Faith & Form

Architect George C. Knight, Critic at the Yale School of Architecture, visited the campus and viewed the Chapel firsthand. In an article for Faith & Form, he wrote, “Throughout the chapel one sees examples of an architectural language commanded by a designer who can satisfy its rigor while offering delightful and meaningful spaces for its users. … (O)ne must see the Thomas Aquinas College chapel as a seminal achievement in the ever-nascent classical revival of the past few decades.”


Adoremus Bulletin

In an extensive review of the Chapel for the Adoremus Bulletin, Dr. Denis McNamara, Assistant Director of the Liturgical Institute of Chicago, said that the building “cites the past and addresses the needs of its own time, all the while expressing the fundamentally heavenly origin of all church buildings as images of the Heavenly Jerusalem. Like the Mystical Body, the chapel brings together many things while remaining a unified whole conformed to Christ…. Simply put, no classical Catholic church building of this quality has been built since the Second Vatican Council, nor perhaps for decades before that. Now indeed we know: it can be done and done well. The chapel serves not only as a herald of the current state of architectural renewal, but challenges future architects to rise up to meet or exceed the standards at Thomas Aquinas College.”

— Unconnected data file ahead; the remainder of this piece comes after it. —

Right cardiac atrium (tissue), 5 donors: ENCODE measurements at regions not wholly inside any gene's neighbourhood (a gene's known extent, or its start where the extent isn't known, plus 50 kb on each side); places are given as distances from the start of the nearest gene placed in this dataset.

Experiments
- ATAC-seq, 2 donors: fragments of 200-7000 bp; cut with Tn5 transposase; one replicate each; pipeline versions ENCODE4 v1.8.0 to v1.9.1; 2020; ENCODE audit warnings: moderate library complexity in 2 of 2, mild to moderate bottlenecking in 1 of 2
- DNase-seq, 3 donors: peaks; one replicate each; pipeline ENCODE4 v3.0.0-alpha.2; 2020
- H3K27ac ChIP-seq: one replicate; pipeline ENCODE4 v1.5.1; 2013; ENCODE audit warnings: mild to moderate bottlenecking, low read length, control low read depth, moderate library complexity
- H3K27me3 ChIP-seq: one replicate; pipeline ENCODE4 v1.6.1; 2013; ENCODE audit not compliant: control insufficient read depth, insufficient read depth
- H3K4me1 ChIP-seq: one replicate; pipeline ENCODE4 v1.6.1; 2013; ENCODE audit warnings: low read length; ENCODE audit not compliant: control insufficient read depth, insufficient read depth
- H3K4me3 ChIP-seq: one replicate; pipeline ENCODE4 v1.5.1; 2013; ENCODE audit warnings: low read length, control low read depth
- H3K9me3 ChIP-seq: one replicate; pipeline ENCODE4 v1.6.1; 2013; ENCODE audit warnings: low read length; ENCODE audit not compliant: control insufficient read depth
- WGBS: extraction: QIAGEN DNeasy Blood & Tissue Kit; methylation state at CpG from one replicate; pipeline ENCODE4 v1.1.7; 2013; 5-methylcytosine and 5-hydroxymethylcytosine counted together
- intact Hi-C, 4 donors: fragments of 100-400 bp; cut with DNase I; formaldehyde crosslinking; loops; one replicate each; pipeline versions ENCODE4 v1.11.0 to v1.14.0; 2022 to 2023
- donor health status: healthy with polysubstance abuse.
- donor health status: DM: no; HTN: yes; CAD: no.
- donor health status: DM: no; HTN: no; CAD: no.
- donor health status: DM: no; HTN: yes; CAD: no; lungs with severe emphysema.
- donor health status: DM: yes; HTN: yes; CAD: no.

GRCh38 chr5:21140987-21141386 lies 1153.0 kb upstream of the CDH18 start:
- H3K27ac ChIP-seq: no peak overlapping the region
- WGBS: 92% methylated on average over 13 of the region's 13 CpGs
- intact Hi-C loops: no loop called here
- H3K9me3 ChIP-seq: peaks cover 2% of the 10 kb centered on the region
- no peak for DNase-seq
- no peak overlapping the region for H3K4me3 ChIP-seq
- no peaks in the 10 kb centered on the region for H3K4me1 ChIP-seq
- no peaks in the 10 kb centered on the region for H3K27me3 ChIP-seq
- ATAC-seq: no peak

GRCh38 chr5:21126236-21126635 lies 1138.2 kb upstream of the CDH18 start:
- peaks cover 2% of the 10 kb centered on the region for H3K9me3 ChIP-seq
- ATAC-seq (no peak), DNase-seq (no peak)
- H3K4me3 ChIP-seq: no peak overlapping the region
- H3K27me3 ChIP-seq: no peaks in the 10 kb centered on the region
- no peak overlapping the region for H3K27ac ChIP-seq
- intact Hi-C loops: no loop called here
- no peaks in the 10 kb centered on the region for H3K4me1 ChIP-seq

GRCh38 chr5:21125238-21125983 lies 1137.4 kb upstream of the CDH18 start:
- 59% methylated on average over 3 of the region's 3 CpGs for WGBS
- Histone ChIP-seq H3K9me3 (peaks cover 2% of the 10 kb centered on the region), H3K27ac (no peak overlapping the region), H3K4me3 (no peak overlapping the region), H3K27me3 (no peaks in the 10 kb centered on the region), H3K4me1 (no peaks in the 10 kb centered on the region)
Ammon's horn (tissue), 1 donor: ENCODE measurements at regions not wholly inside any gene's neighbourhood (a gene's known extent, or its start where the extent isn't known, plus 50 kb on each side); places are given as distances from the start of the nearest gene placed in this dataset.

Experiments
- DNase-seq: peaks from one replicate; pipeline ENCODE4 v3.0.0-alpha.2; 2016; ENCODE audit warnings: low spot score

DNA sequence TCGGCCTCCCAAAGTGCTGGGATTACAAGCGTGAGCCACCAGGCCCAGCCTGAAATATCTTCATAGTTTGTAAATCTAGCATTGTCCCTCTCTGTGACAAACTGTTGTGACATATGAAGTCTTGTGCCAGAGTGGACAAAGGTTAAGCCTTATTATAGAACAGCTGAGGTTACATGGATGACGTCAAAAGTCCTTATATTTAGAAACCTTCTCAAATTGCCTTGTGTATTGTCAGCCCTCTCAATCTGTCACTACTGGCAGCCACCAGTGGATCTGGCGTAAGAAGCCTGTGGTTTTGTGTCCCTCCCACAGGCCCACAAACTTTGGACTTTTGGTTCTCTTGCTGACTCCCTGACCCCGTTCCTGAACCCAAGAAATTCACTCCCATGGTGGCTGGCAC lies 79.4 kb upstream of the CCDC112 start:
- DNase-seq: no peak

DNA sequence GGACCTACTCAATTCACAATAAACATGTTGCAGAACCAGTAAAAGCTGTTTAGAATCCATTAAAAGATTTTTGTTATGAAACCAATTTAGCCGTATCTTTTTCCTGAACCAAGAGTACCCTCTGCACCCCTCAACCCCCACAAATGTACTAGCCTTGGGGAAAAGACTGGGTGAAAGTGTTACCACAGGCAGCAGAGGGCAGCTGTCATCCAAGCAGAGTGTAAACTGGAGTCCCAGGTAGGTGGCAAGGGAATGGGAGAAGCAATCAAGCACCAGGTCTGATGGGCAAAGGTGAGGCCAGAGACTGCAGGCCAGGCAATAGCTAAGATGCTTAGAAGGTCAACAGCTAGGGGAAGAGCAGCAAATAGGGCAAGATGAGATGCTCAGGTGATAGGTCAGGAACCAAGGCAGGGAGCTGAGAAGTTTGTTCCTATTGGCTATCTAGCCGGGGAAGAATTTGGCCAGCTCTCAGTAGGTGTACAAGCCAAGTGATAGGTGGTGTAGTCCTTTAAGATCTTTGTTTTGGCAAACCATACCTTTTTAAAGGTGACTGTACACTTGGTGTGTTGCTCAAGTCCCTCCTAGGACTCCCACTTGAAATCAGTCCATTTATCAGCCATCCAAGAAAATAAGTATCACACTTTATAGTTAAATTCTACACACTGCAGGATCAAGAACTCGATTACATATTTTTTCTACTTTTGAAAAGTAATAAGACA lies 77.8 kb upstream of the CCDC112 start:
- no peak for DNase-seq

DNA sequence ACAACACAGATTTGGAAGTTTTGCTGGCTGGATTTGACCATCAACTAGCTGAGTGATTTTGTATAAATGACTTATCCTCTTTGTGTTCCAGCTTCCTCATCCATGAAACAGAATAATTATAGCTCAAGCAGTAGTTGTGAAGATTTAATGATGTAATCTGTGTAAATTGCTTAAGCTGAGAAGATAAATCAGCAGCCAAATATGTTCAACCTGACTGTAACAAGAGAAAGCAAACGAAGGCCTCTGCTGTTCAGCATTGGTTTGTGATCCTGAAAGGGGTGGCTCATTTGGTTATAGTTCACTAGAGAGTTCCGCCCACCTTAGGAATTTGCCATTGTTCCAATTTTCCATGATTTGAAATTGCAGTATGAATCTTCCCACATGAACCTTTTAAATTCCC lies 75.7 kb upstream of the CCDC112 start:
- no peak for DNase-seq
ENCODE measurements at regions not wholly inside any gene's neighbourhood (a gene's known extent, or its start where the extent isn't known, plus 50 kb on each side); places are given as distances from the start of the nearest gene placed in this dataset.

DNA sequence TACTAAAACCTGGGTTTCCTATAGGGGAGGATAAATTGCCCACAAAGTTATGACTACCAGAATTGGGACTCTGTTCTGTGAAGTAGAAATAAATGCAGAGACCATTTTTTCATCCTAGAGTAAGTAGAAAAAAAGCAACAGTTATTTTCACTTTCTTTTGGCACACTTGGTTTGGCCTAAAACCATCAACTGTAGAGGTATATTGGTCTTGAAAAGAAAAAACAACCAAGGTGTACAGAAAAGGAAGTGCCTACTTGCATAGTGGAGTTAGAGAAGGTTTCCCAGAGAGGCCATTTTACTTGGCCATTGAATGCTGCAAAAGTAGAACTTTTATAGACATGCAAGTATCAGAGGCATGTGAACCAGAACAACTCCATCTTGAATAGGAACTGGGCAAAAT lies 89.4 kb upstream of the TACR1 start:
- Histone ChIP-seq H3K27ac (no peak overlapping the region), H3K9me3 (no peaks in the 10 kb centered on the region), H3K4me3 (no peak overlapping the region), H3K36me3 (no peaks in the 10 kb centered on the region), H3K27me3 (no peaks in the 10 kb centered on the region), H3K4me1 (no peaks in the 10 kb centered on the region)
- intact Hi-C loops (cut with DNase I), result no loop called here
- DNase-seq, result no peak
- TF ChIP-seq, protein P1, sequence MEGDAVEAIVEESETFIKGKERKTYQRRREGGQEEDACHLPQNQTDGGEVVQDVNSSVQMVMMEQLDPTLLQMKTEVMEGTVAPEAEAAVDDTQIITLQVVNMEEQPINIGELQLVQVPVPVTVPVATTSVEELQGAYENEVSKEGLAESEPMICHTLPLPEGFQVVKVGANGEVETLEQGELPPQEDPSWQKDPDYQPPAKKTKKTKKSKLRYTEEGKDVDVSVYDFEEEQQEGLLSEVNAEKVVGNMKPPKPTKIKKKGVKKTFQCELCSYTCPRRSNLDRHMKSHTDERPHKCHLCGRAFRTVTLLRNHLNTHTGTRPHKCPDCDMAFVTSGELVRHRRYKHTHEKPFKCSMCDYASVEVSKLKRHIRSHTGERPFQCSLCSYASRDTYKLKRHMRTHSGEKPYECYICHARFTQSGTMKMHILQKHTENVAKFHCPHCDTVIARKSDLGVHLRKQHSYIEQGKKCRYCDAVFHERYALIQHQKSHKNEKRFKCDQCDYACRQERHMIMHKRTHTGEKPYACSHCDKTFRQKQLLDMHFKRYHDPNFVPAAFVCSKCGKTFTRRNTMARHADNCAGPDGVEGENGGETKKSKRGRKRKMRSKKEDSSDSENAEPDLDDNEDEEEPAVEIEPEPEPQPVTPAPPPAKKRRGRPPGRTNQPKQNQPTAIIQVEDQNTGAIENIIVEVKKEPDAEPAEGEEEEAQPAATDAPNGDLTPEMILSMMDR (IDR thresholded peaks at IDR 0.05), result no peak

Building Stone Institute